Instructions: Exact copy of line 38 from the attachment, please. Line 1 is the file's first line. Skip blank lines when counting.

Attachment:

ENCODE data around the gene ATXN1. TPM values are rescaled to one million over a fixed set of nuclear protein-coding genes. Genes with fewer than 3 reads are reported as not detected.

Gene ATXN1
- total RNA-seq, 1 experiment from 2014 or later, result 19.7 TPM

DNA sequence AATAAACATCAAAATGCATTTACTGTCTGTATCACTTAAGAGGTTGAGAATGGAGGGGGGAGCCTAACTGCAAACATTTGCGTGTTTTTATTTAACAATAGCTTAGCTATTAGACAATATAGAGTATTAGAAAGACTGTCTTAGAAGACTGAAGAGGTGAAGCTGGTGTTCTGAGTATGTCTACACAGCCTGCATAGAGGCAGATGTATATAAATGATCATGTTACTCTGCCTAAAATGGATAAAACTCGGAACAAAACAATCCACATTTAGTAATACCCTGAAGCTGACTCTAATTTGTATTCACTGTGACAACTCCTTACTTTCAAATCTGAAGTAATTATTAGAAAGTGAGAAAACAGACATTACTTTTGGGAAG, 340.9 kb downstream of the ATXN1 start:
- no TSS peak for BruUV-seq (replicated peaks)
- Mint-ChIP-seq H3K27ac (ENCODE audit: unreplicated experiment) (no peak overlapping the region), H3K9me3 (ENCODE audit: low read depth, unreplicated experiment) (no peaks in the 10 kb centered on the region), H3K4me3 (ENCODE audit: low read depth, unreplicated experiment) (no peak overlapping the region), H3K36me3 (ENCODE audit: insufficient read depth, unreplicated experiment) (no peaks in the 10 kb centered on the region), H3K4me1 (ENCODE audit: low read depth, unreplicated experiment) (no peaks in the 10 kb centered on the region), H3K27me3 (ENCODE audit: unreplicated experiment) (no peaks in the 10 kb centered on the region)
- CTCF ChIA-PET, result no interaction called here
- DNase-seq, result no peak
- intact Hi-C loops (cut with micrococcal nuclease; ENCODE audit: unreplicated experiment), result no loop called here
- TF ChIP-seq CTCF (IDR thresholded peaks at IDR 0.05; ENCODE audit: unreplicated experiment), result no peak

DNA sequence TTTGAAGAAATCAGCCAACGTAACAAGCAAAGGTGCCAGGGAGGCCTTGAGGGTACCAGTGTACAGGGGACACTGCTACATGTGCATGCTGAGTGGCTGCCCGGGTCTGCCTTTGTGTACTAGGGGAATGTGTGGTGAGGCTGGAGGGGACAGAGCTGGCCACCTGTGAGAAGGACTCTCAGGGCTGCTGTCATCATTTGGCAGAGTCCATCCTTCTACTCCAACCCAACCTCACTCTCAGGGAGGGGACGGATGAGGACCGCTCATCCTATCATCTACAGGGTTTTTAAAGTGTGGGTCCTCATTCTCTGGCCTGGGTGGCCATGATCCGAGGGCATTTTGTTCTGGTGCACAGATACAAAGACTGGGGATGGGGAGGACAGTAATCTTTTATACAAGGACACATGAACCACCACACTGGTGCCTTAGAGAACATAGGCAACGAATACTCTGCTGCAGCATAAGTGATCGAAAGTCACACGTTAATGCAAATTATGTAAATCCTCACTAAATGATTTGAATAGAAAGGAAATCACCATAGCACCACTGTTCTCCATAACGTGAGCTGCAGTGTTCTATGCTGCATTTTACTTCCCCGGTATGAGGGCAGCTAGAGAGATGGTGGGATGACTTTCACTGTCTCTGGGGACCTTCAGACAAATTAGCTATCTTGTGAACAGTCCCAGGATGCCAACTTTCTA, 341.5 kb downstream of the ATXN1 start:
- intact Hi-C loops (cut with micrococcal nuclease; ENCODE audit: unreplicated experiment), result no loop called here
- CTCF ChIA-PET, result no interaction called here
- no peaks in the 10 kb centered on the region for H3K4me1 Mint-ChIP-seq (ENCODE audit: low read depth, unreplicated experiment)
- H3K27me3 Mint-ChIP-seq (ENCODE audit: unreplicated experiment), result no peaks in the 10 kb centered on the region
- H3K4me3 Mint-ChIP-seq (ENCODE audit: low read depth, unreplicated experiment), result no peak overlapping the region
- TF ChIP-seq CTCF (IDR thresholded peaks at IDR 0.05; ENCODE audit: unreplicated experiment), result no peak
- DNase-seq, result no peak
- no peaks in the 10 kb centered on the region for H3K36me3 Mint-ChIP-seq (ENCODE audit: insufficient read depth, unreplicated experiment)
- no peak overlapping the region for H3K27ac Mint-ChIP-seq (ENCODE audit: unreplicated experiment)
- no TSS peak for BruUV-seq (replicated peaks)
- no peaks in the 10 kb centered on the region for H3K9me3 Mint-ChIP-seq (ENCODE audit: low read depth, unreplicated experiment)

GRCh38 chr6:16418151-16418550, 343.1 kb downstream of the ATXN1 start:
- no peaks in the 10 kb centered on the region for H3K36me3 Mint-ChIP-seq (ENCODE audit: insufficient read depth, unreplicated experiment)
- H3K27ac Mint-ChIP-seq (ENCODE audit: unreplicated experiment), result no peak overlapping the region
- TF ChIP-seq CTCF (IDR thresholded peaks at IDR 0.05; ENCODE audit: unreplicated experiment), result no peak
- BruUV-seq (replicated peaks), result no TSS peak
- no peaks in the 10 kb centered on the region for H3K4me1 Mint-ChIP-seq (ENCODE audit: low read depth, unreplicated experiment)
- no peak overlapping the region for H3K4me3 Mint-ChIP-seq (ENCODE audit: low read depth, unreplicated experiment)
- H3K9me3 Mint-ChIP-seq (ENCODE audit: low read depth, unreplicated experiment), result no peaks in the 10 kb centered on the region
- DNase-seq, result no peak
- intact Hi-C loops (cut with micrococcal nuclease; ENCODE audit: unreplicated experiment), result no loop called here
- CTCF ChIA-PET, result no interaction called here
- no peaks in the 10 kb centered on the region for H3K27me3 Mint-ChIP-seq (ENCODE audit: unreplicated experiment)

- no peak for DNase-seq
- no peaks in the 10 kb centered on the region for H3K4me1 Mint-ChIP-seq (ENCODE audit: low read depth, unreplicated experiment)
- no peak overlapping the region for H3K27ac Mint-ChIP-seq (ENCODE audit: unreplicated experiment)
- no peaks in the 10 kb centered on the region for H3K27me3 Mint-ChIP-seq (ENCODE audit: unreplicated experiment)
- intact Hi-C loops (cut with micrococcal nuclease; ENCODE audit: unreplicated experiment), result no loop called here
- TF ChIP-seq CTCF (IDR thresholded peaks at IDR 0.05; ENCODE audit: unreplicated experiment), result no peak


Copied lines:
- no peaks in the 10 kb centered on the region for H3K27me3 Mint-ChIP-seq (ENCODE audit: unreplicated experiment)